Two things spell certain doom for students in a math class, especially calculus, and they are on opposite ends of the spectrum: (1) not grasping big-picture elements of mathematics, such as the underlying concept of a construction or the overall strategy of a problem solution, and (2) not paying enough attention to (what seems like) the little details. Right now I am grading a set of tests that covered applications of the derivative, and the details are really getting some of the students. Such as:
- Paying attention to the units of measurement. Example: A problem asks for the rate of change in the surface area of a cube with respect to time. One student calculates two values of surface area, measured in centimeters, and divides them to get his/her answer. If s/he had followed the units, then whatever the correct answer might be, it’s not obtained by dividing two area values — centimeters over centimeters will not give the correct units, which would be centimeters per minute. How come calculus books never make a big deal out of dimensional analysis? Keeping track of units is a very easy way to avoid wrong moves, and I’ve never seen a calculus text that points out this fact, which every science major knows.
- Getting the independent variable right. Students have a natural tendency to call every independent variable “x” and every dependent variable “y”. (We teachers reinforce this by referring to the “x-axis” and “y-axis” in every graph we make…) This becomes deadly in problems that involve more than two variables, like the aforementioned related rates problem. The students are given that the volume of the cube is changing at a constant 10 cm3 per minute, and they are asked to find the rate at which the area is changing when the side length is 30 cm. The independent variable here is TIME. But when students (quite understandably) label the side length with an “x”, and then (correctly) come up with the volume at x3 and the area as 6x2, bad things will happen if they think that “x” is the independent variable here and start taking derivatives with respect to x, (because, you know, x is always the one you plug in) rather than time.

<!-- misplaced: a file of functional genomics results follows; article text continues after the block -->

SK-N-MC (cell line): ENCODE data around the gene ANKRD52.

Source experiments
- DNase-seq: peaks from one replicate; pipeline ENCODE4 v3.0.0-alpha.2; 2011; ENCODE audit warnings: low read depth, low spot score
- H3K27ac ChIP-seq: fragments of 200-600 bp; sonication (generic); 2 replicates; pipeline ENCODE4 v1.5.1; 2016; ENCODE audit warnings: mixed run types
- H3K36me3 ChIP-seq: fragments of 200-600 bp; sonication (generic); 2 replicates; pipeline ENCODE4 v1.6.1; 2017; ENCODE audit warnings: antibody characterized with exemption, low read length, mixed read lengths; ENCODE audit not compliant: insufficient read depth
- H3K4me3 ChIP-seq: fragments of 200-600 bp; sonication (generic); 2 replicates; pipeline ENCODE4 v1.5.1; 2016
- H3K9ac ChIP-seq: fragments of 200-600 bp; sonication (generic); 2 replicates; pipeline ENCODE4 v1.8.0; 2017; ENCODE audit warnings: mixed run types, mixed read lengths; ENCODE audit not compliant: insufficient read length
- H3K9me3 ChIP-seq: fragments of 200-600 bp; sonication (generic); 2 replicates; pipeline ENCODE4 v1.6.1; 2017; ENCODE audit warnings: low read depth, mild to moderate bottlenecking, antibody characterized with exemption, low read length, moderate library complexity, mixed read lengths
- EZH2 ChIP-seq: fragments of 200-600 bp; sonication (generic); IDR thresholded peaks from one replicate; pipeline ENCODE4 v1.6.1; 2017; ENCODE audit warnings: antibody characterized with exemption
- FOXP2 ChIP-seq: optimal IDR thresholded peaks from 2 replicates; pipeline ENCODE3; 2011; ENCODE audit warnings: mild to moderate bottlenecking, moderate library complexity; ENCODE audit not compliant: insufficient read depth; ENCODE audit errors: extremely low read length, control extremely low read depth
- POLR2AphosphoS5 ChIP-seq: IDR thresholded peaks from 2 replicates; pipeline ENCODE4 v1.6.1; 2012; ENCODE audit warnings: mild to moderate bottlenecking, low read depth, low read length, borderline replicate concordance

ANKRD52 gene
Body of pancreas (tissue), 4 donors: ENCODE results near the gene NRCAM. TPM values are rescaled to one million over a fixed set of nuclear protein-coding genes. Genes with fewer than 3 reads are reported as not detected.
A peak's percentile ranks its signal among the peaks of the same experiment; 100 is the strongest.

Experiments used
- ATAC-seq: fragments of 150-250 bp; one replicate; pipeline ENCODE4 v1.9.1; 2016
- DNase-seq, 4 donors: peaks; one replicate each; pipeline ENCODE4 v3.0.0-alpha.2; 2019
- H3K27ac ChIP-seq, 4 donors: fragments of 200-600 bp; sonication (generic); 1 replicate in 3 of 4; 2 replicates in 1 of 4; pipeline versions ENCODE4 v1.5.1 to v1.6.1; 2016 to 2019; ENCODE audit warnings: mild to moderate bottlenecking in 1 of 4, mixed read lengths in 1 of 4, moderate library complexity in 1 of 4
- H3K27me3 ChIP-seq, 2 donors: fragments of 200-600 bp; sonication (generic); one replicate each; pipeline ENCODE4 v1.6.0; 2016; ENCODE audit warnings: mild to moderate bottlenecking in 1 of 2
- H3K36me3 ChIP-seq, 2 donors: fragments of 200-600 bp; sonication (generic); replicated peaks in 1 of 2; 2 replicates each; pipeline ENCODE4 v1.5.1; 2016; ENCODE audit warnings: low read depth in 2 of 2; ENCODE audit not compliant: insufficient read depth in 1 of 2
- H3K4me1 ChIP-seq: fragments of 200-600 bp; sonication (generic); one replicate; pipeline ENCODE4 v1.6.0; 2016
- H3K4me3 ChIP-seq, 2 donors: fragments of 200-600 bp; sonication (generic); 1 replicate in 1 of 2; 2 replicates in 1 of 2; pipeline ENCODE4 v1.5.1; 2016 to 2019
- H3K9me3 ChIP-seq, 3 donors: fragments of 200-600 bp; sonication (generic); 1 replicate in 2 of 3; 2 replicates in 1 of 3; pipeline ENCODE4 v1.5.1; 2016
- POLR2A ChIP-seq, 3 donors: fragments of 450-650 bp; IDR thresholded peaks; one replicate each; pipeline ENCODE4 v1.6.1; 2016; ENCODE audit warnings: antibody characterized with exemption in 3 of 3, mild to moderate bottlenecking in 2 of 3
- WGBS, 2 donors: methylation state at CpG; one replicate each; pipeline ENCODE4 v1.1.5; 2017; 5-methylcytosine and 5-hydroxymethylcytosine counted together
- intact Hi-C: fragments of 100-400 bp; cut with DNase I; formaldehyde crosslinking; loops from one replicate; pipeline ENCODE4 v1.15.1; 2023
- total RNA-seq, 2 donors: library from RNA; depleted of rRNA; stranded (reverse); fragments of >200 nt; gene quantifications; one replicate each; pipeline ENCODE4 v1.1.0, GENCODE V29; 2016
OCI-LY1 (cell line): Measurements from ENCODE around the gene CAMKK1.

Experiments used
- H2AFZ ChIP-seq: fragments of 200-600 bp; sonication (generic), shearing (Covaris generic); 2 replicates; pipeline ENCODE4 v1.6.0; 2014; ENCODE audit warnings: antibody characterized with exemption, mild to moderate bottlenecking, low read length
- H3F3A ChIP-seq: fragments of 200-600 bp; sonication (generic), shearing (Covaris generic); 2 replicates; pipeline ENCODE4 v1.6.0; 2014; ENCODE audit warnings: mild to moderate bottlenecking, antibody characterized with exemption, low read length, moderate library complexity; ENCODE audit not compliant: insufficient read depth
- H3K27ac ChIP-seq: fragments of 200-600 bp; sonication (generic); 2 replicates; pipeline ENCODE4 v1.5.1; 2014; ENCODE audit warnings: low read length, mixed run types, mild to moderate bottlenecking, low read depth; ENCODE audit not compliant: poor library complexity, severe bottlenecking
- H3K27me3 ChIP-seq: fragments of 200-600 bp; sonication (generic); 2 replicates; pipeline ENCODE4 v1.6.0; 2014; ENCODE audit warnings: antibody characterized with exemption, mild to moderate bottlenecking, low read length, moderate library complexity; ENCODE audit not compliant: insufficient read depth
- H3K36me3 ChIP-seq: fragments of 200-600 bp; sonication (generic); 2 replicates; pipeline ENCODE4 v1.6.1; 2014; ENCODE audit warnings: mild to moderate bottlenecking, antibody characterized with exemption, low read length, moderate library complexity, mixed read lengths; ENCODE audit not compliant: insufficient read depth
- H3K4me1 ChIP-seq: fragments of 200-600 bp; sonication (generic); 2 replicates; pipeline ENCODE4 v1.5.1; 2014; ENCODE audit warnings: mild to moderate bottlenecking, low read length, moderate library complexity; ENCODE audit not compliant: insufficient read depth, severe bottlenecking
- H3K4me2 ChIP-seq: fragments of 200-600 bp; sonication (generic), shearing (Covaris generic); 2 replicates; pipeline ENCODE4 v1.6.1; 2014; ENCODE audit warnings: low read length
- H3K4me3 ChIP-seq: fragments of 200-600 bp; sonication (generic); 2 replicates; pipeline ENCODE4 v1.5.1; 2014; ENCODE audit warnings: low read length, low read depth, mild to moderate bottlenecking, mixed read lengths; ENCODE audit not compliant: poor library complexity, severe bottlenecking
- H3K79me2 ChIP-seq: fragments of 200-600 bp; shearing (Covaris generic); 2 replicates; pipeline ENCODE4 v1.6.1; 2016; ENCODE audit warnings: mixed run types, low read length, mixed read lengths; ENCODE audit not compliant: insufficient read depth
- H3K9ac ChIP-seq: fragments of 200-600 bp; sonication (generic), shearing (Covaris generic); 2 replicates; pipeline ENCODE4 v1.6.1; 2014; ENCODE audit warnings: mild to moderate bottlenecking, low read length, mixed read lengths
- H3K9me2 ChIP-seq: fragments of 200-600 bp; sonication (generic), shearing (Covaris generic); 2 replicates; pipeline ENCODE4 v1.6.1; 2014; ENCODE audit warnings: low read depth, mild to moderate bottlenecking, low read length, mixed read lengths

Mathematics is a chaotic system in which the omission or misuse of the smallest detail can lead to major errors. Calculus can often be overwhelming because students have to pay attention to so much — not only the grand, overarching concepts of the subject but also the little details like these. And given that many students have, er, issues with paying attention just in general, you can begin to see why calculus (and accounting and physics and….) can be hard and unsavory for students. (And why feel-good courses which have a minimum of content, or details, and focus instead on experiences always tend to be more popular than calculus.)